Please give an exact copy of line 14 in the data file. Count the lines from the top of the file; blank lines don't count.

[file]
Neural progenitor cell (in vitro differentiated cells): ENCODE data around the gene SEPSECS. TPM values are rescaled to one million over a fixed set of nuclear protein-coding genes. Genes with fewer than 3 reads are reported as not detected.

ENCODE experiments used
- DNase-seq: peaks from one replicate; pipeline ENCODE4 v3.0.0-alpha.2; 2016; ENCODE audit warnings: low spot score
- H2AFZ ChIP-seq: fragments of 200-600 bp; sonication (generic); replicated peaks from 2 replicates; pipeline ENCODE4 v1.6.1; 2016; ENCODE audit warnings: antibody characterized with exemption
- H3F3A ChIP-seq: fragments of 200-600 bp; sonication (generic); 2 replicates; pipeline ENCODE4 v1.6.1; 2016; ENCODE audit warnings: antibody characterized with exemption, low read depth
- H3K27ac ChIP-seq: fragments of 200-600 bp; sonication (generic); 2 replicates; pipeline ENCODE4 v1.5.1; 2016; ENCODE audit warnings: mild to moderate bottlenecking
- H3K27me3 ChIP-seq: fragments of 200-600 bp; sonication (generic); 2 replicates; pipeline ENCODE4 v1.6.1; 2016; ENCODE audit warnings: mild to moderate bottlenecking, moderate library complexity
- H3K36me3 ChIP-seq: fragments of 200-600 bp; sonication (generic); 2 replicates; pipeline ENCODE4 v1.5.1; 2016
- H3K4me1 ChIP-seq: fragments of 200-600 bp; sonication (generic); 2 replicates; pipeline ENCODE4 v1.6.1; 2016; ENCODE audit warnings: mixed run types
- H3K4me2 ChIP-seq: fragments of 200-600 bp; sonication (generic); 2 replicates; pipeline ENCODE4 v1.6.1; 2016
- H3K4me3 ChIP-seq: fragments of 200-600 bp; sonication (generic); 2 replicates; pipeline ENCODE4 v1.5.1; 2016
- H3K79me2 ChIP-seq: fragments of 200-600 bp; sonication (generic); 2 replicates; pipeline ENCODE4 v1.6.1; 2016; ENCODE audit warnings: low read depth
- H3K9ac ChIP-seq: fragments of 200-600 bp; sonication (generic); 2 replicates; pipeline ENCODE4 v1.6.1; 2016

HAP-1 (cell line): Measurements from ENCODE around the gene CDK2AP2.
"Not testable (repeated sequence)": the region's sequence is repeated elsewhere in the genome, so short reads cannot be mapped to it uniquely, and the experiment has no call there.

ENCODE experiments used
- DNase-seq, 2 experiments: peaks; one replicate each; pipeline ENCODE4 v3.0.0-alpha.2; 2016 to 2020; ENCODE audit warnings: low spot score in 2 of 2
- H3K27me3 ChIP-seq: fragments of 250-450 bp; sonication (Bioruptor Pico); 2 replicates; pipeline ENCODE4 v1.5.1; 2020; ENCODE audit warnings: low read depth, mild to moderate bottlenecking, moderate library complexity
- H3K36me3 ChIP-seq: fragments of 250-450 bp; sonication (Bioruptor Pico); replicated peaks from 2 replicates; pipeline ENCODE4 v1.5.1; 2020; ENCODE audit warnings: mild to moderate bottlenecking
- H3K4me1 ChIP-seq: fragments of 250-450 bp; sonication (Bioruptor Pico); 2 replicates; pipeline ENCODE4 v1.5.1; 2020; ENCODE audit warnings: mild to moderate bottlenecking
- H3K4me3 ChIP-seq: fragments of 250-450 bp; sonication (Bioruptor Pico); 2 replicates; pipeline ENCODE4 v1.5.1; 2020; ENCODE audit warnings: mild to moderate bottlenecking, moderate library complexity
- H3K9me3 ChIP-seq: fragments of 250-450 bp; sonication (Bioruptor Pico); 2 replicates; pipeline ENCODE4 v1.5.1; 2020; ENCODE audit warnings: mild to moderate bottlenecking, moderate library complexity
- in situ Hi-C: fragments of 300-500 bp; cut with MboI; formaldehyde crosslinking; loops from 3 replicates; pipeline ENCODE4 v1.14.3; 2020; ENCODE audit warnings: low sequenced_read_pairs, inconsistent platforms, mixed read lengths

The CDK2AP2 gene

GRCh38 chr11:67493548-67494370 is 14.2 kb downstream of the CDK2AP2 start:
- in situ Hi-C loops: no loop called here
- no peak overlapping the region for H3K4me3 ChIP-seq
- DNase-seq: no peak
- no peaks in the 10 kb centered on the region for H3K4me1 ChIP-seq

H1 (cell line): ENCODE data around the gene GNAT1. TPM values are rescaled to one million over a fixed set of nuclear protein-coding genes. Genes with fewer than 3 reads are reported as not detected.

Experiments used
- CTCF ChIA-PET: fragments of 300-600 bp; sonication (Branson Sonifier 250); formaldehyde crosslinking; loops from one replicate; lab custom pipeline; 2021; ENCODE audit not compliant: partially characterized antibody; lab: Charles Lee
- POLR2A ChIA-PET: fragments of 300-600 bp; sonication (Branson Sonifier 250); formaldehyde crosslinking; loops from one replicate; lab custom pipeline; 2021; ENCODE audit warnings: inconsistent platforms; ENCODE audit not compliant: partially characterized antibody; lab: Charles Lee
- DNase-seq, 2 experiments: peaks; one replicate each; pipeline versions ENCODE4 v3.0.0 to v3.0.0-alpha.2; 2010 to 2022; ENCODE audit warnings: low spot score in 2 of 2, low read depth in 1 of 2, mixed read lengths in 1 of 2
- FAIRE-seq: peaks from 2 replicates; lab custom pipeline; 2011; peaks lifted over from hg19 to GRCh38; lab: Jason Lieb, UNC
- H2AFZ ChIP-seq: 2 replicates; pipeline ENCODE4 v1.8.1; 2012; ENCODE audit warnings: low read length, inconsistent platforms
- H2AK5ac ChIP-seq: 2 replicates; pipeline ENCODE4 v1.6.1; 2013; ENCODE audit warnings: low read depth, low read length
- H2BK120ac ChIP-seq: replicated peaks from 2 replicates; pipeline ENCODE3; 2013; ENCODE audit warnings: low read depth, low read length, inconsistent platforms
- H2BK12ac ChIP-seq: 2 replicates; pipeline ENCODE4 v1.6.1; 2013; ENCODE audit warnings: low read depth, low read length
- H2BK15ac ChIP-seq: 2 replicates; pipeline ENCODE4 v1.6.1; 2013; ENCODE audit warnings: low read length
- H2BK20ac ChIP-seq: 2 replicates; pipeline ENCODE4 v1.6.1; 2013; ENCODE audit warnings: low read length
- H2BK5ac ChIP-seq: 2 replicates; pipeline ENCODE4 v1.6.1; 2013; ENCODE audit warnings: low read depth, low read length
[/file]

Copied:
HAP-1 (cell line): Measurements from ENCODE around the gene CDK2AP2.